October #28 : Carnal Knowledge - by Stephen Gendin

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She's Come A Long Way From Baby

Poet's Corner

Next-Door Neighbor

Man with a Mission

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Last Laughs

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Sex It Up

Victory Too Sweet?

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The Boy Who Stole the Show

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A Very Pleasant Worry

A Load on His Mind: Tom Morgan (POZ April/May 1995)

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The HIV Life Cycle


Herpes Simplex Virus

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October 1997

Carnal Knowledge

by Stephen Gendin

One man's fight to save sex

In the running for the "class slut" title during my freshman year of college, I took pride in all the sex I was having. I approached my carnal activities like a snake charmer, mesmerizing the man I was seeking, drawing him in with boyish charm. The glee with which I pursued sex was matched only by my confidence in my hunting abilities. I felt so powerful back then.

But around age 25, I noticed my erections weren't super-duper rock-hard anymore. Gone were those occasions when I could pull my dick away from my stomach, release it and watch it spring back with a satisfying whack! I became so fixated on my erection, or lack thereof, that sex was no longer fun, fast or easy. Not getting compliments anymore for a gorgeous dick was distressing enough, but when my erections deteriorated even further, taking on a droopy, wilted quality, I sank into a state between alarmed and down-right terrified. What would my life be life without sex? How would I feel about myself?

I began to predetermine my sexual activities, structuring and limiting them in ways that would avoid embarrassment. I hit bottom when I realized I was getting fucked all the time because I couldn't keep a solid-enough erection to do the fucking. Finally, in desperation, I went to the doctor to check my testosterone levels.

The problem with testing testosterone is that most doctors don't have a clue how to interpret the results. The reference range that laboratories provide is generally based on men in their 60s or older, the only group whose testosterone was regularly checked before HIV started to wreak havoc on young men's gonads. When my count came back at 275, I had to persuade my doctor that while a 70-year-old might be pleased, I wasn't. My analysis was that someone my age should have a count three or four times higher. So we started shots, first trying the standard dose of 200 mg every other week. I noticed some changes, but not enough. We moved to 20 mg every week, and my erections got noticeably better. Now, at 300 mg every week, I've hit pay dirt. With a count of 825, I'm USDA certified prime beef. Testosterone is the closest thing to a proof of God's existence that I know.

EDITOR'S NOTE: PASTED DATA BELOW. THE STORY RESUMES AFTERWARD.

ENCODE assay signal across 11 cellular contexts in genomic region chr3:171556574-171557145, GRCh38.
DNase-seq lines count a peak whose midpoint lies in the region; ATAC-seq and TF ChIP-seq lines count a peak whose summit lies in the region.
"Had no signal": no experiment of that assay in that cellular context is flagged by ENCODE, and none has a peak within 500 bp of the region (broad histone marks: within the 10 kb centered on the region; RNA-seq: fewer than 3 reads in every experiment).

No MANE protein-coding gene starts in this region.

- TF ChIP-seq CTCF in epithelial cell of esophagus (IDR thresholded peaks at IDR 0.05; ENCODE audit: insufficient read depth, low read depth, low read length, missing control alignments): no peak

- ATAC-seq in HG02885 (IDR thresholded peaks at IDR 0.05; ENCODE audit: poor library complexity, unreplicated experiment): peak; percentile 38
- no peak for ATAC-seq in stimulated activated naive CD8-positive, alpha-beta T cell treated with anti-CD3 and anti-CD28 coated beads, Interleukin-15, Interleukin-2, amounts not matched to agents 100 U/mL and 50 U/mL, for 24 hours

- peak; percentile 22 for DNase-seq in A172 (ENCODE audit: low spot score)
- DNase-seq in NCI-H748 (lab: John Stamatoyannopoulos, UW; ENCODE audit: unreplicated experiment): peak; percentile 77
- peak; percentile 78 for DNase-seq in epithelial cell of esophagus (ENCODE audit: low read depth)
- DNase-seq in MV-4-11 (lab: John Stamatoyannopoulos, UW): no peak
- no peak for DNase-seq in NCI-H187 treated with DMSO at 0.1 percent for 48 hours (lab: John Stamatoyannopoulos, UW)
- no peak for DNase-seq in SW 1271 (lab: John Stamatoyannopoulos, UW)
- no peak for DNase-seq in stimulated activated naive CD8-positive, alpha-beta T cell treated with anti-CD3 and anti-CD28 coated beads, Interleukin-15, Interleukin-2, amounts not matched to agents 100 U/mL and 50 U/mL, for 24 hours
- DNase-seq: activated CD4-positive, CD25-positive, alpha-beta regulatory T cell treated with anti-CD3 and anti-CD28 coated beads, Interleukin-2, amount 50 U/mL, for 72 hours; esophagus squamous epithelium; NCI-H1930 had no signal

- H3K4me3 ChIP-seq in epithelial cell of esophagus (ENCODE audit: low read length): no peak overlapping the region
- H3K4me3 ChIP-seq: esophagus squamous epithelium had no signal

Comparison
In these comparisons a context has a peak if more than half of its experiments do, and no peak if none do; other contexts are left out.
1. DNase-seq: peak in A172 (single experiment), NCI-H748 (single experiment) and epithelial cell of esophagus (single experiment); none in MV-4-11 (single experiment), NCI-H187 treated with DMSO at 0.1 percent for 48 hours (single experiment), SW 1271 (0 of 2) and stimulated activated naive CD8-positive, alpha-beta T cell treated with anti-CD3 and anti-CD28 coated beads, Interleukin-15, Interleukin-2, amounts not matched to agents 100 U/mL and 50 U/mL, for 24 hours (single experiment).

While physically I'm practically a teenager again, my attitude toward sex has been transformed by five years of withering erections. I know now that I was spoiled. I expected the magic of sex to just drop into my lap—the result of finding the right boy with the right smile, the perfect curve of muscles, or a thick, meaty, rock-hard cock. I saw sex as a product, not a process. These days I throw more of myself into it and, having realized how much of my enjoyment is psychological, I invest more energy in enacting my fantasies. And I stay more in tune with my partner—whether he's my lover or an anonymous trick—knowing that successful sex is the result of two people working together to spin cocoons of erotic intensity.

While raising my testosterone levels has given me the physical readiness for sex, it was actually the loss of testosterone that helped me to cherish sex. I've come to believe I can learn something new about myself in every encounter. Sex gives me the opportunity to explore all sides of my personality: To dominate one night and submit the next; to be aggressive and mean and the gentle and loving. I've uncovered many of my vulnerabilities—how I'm sometimes scared of intimacy, why I feel such a need for control—and the knowledge has helped me in all aspects of my life. There are certainly many roads to self-awareness, but sex works best for me.

At a time when AIDS has already limited so much of our erotic horizon, and gay "spokesmen"—claiming to be acting on our behalf—plot to reduce it further, gay men need to proudly proclaim the wonders of sex and sexual diversity. Reducing it to a diversion, a distraction, a momentary muscle spasm does all of us an injustice.

Those who see sex only as a physical passion--and even those who acknowledge its bonding effect for already intimate partners—misunderstand its secret: Its ability to swing us from the peaks of joy to sorrow's murky depths, and back again. Sex is the most powerful force in the world, a force to be worshiped and learned from, not harnessed, hidden or ignored.

Search: carnal knowledge, sex, erotic, god, testosterone

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